When Maryland women’s soccer broke its roughly 363-minute scoring drought in a 1-1 draw against UCF on Sept. 6, the Terps did so with fluid buildup play.
The rare scoring chance materialized after defender Jenna Surdick won the ball in the Maryland half and found midfielder Darby Moore at the center line. Moore fed midfielder Hope Lewandoski on a well-placed through ball, and the sophomore split the Golden Knights’ defense with a cross-field pass to forward Alyssa Poarch.
After a pair of saves by Golden Knight goalkeeper Vera Varis on back-to-back Poarch attempts, Lewandoski slotted the ensuing rebound in the corner of the net for an equalizing goal. Going forward, the Terps (2-3-3) will need more than a few glimmers of ball movement to successfully penetrate opposing Big Ten defenses, beginning with Iowa on Friday.
“Obviously, we’ve got a lot of work to do,” coach Ray Leone said. “[The forwards] are just working hard, working hard, but they’re not really being as aware of each other as they should. And that’s something we really have to focus on right now.”
A contributing factor to the lack of chemistry on the frontline has been Maryland’s frequent substitutions.
Injuries were rife last year in the Terps’ attack, so Leone has opted to frequently rotate to preserve their health through the season. The strategy has kept players fit, but hasn’t offered much time for players to develop in-game rapport.
At practice Tuesday, Leone said the team would focus heavily on pattern play in the coming days to open up scoring chances for attackers. With the exception of their string against UCF, the Terps’ attacking plight has been a consistent problem for the team, considering they’ve failed to score in four of their previous five matches.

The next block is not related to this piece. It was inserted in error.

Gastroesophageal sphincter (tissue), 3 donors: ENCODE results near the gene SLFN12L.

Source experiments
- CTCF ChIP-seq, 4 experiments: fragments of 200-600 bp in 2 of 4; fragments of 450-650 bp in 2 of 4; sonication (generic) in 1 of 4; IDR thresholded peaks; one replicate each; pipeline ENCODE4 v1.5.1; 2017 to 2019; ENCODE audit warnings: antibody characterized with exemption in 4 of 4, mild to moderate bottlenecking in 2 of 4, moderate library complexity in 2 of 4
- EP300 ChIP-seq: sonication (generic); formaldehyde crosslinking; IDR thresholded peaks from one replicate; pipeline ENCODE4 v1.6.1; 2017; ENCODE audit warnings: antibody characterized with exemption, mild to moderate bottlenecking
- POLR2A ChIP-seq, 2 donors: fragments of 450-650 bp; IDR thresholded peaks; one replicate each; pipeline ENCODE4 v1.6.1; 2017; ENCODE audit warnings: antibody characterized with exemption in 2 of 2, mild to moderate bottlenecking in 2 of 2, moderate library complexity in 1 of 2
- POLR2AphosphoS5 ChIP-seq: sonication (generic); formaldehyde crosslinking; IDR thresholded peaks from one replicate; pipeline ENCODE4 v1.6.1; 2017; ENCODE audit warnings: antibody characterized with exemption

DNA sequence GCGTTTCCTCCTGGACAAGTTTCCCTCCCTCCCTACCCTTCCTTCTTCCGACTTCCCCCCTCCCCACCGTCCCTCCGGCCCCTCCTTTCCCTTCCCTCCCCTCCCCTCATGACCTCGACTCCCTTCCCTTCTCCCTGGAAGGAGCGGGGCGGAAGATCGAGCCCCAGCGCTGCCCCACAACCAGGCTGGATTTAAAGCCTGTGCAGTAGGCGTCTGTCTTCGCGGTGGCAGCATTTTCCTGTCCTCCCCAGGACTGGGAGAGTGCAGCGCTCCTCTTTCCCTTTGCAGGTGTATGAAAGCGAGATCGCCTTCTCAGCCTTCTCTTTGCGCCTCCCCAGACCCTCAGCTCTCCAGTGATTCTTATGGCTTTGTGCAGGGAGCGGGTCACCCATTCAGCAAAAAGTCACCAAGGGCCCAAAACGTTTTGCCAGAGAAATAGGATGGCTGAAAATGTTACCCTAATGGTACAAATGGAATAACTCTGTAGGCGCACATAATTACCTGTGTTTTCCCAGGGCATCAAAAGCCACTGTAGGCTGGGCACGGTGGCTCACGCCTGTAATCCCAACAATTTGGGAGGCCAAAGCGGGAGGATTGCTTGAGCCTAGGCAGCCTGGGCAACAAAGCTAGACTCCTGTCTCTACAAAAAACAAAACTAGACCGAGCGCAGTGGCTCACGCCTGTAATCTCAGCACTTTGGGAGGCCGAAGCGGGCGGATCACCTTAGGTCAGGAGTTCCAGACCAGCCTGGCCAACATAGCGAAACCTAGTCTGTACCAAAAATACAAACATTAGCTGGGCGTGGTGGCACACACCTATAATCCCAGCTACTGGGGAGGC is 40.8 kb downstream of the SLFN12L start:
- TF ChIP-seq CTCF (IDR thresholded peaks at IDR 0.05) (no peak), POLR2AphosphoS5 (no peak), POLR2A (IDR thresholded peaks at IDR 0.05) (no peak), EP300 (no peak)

Even when Maryland controls possession, the offensive futility has often persisted. Against Temple on Aug. 31, Maryland had a 17-6 shooting advantage, but none of the Terps’ attempts threatened the Owls’ goalkeeper.
However, in the two games last week, the team’s buildups seemed to improve. Still, it remains to be seen if that will translate into future scoring opportunities.
“The way that we’re moving up the field and doing it as a unit is making such a big difference,” forward Jarena Harmon said. “We’re getting more opportunities because we’re staying in the opposing team’s half. So it’s much better.”
While UCF outshot Maryland, the Terps nearly managed a win. Before Lewandoski’s second-half goal, Maryland almost equalized with minutes remaining in the first half.
A looping pass from Harmon found midfielder Loren Sefcik open, and the Golden Knights needed a diving stop from Varis to keep the freshman’s effort out of goal. The rebound went directly to Poarch, but she missed wide right.
Despite the let off, the chance showed that while Maryland has struggled in the final third, the Terps can generate chances. When Big Ten play begins against Iowa this week, Maryland will need to bring the same rhythm on offense it showcased against UCF.
“In nonconference play, we’ve really been testing the waters,” Moore said. “By the time conference comes … I think we’ll be really ready to really try out everything that we have and come at it full fledge.”